Five staff members struck off after sexual relationships in Somerset's schools

Five staff members struck off after sexual relationships in Somerset's schools

Five staff members struck off after sexual relationships in Somerset's schools

First published in News
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FIVE members of teaching staff have been struck off in Somerset in the last school year after being accused of having a sexual relationship with a student, the News can reveal.

A Freedom of Information request sent to Somerset County Council asked how many staff were suspended, disciplined or dismissed after being accused of having some form of sexual relationship with a student.

Between September, 2008, and July, 2013, more than 70 teachers and school staff had allegations of sexual abuse made against them, resulting in 18 staff being suspended, 19 receiving disciplinary action and 11 being dismissed.

The last school year, between September, 2012, and July, 2013, saw the largest number of allegations made for the past five years at 21 with five people suspended, five facing disciplinary action and another five dismissed.

Since 2001 it has been illegal for an adult in a position of trust, such as staff in schools and colleges, to have sex with a person under 18 for whom they are responsible, despite the age of consent being 16.

All allegations are dealt with by the education authority, Somerset County Council, which said the increase in the number of allegations is likely to be linked to the high-profile Jimmy Savile case.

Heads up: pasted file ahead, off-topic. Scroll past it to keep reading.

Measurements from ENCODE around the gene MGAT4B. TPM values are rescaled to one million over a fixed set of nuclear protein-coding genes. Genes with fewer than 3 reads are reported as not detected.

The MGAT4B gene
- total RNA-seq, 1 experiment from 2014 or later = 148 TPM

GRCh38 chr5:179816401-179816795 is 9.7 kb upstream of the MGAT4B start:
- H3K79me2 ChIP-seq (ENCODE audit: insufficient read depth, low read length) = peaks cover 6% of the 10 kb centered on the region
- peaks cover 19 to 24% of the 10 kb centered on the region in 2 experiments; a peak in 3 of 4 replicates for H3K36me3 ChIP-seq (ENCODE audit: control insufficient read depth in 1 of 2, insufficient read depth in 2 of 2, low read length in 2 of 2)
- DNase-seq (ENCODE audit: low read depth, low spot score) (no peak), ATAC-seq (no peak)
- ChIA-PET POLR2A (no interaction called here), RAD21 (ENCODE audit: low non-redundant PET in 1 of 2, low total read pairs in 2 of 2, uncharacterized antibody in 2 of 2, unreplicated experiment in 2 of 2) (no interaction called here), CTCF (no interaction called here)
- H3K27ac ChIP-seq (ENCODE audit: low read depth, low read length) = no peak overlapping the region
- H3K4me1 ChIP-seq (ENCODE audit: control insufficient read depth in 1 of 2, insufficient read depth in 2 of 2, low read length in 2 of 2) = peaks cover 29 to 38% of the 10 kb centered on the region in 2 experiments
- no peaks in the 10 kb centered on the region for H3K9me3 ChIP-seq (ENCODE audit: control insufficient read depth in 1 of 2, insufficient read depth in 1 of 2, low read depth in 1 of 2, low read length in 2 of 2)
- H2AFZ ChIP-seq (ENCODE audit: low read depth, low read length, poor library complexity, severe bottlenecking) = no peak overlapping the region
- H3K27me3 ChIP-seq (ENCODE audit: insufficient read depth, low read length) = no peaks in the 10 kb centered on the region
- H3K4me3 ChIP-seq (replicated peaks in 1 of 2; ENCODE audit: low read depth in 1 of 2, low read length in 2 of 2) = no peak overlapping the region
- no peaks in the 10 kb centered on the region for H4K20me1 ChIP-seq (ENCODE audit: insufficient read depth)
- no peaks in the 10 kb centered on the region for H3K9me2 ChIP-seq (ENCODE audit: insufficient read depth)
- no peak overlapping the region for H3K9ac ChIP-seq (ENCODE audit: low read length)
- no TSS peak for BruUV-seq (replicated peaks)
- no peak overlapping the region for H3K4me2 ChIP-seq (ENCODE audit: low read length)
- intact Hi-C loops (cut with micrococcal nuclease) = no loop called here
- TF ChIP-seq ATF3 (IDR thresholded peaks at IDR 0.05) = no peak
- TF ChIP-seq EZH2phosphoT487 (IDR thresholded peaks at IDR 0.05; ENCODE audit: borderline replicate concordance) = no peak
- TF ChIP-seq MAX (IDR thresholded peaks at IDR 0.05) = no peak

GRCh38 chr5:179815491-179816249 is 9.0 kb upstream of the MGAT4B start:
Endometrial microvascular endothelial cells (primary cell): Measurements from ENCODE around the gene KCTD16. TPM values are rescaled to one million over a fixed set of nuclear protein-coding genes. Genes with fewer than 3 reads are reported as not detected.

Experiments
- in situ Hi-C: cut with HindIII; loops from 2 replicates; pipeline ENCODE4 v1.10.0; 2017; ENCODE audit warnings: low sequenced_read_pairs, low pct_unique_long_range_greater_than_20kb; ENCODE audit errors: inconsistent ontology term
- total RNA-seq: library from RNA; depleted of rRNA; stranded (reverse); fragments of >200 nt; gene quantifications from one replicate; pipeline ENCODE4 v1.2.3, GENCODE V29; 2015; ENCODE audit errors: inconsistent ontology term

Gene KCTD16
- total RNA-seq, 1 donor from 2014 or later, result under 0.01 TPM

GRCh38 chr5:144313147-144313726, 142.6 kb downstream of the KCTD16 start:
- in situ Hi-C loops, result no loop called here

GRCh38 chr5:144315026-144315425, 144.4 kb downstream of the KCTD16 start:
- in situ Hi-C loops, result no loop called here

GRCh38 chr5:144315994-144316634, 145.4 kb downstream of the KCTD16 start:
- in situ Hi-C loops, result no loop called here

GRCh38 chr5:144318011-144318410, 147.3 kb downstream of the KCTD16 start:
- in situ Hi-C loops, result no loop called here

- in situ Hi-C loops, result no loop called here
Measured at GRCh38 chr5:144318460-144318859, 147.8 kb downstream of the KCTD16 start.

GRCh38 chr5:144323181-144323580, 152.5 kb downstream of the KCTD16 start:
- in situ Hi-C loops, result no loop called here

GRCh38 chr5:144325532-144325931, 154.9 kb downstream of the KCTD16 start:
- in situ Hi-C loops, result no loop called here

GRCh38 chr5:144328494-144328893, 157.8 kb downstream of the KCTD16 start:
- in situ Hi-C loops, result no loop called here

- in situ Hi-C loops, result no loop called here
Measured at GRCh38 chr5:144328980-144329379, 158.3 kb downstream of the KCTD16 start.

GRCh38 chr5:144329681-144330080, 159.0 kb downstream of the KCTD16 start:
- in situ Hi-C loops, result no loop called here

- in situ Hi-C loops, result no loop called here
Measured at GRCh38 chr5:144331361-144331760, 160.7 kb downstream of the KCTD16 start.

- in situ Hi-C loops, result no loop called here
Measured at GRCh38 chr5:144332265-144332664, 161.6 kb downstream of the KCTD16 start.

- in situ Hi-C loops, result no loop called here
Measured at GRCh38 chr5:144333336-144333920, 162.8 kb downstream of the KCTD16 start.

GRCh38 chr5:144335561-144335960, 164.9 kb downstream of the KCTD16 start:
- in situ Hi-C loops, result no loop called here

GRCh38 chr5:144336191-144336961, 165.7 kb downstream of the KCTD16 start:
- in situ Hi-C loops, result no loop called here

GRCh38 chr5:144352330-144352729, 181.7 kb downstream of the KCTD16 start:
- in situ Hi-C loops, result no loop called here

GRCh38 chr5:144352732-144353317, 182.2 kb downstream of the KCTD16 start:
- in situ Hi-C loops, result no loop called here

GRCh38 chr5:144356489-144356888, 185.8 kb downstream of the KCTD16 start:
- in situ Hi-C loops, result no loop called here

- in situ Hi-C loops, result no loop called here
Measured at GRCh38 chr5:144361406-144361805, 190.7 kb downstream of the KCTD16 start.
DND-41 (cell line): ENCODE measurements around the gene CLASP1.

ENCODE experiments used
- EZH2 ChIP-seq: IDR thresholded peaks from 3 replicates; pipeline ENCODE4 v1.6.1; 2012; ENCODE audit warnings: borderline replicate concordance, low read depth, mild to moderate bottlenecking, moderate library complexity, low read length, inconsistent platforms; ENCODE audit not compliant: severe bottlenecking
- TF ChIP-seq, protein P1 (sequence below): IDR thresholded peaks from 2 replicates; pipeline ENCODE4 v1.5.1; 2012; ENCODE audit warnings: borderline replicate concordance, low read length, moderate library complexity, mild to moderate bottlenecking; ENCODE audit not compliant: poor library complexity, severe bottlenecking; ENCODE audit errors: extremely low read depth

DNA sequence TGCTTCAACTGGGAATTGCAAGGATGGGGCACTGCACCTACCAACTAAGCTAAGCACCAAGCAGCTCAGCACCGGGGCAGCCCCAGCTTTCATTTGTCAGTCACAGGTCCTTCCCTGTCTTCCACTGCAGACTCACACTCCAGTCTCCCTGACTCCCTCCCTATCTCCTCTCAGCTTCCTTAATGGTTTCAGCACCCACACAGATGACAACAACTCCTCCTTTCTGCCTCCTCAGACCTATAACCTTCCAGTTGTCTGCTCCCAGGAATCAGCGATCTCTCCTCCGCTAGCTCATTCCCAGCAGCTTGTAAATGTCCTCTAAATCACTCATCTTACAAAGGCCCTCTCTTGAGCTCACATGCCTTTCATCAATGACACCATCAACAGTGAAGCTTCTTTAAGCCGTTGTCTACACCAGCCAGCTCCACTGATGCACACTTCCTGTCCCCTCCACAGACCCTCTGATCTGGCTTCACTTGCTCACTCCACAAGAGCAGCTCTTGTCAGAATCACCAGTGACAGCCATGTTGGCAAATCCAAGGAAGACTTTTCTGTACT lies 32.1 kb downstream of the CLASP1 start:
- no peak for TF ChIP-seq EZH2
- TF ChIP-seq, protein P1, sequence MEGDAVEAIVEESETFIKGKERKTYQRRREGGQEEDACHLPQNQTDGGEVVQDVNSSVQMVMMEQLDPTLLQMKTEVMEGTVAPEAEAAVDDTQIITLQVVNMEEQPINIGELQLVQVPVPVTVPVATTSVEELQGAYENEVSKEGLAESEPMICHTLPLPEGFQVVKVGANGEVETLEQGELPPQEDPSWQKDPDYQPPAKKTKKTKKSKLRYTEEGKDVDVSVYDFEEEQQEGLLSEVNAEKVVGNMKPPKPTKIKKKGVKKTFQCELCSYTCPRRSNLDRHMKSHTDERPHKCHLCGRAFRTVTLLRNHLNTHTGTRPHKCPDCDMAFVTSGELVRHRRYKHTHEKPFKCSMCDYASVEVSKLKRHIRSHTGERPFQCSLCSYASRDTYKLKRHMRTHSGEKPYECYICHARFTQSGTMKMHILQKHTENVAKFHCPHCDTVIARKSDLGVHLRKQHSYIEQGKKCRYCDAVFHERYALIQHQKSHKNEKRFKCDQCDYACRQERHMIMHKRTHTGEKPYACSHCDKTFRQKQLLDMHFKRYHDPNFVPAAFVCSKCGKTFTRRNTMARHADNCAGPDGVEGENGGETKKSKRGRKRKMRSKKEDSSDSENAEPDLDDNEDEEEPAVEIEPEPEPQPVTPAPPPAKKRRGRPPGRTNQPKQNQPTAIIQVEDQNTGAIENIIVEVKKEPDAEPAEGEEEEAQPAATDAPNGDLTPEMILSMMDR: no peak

A spokesman said: “It has raised awareness about the signs of abuse and the importance of reporting concerns.

“In addition, safeguarding training provided to staff and governors in Somerset schools has made all staff more aware of how to manage and report allegations in a timely fashion and in consultation with the local authority.”

The National Union of Teachers said it is contacted by “a handful” of teachers each year, and it is very clear what the professional standards for staff are and how they are expected to be met.

The NUT said there are occasions when misunderstandings and false allegations are made.

A spokesman said: “It’s critical that investigations are carried out quickly to ensure that those falsely accused don’t have their careers or personal lives blighted.

“In only rare cases do the police proceed to prosecution with fewer still resulting in any conviction, but no sexual misconduct or abuse of trust by an education professional can be tolerated, and it’s critical that school systems support this.

“For example, teachers don’t use personal mobiles or emails to contact parents or students.”

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